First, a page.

The Keeney-Raiffa approach to Multi-attribute valuation theory is well-grounded practically and theoretically, has been successfully applied to many problems, and--when applied to problems with just two attributes--is particularly simple. It proceeds by systematically exploring the trade-offs you would actually make in hypothetical situations and uses those to deduce two things: (1) an appropriate way to re-express each attribute and (2) a linear combination of the re-expressed attributes that fully reflects an overall value.
Be careful when doing Web research on this. The vast majority of published models of this type appear to ignore (1), which is crucial, and often establish (2) in ad-hoc or arbitrary ways.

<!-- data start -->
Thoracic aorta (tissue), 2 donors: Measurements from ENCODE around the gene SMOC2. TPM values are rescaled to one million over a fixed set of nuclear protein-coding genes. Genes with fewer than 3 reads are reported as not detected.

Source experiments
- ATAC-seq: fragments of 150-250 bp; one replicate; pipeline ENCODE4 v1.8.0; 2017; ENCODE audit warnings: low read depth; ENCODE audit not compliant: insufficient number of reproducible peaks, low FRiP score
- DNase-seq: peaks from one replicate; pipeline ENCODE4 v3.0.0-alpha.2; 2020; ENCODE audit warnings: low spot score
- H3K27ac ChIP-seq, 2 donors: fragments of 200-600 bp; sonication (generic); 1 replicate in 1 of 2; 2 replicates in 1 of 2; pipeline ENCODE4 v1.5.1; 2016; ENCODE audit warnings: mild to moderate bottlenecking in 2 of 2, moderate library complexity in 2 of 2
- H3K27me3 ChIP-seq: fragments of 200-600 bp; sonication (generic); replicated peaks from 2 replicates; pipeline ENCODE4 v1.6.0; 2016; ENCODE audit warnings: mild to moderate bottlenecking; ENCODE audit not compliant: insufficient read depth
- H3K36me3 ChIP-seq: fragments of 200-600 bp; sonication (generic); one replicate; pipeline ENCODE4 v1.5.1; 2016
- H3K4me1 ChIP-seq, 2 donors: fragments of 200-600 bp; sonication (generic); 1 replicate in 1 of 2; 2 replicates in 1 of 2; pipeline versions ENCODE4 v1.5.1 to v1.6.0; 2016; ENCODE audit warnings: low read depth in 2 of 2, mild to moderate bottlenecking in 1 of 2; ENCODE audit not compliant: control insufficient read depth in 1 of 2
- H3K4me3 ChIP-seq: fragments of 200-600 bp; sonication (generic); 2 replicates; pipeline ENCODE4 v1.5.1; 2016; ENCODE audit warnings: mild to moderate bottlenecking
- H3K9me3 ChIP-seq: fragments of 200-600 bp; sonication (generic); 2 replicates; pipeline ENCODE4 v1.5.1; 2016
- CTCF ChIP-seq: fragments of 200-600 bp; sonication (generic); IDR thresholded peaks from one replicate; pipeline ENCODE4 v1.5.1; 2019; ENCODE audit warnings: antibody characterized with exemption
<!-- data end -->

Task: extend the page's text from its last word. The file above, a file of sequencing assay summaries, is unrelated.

Another approach, consistent with (but inferior to) the Keeney-Raiffa theory, establishes an "efficient frontier." Plot quality on one axis and price on another for each of the available alternatives. If you do so with increasing quality to the right and decreasing price upwards, then points lying at the extreme right or above of all the others are the best candidates to consider. In effect this method ignores (1) and uses this "frontier" to avoid specifying the coefficients in (2). It is often used in financial applications where the two attributes are "alpha" (expected rate of return) and "beta" (variance of returns, a surrogate for risk). Modern portfolio theory uses a variant of this approach.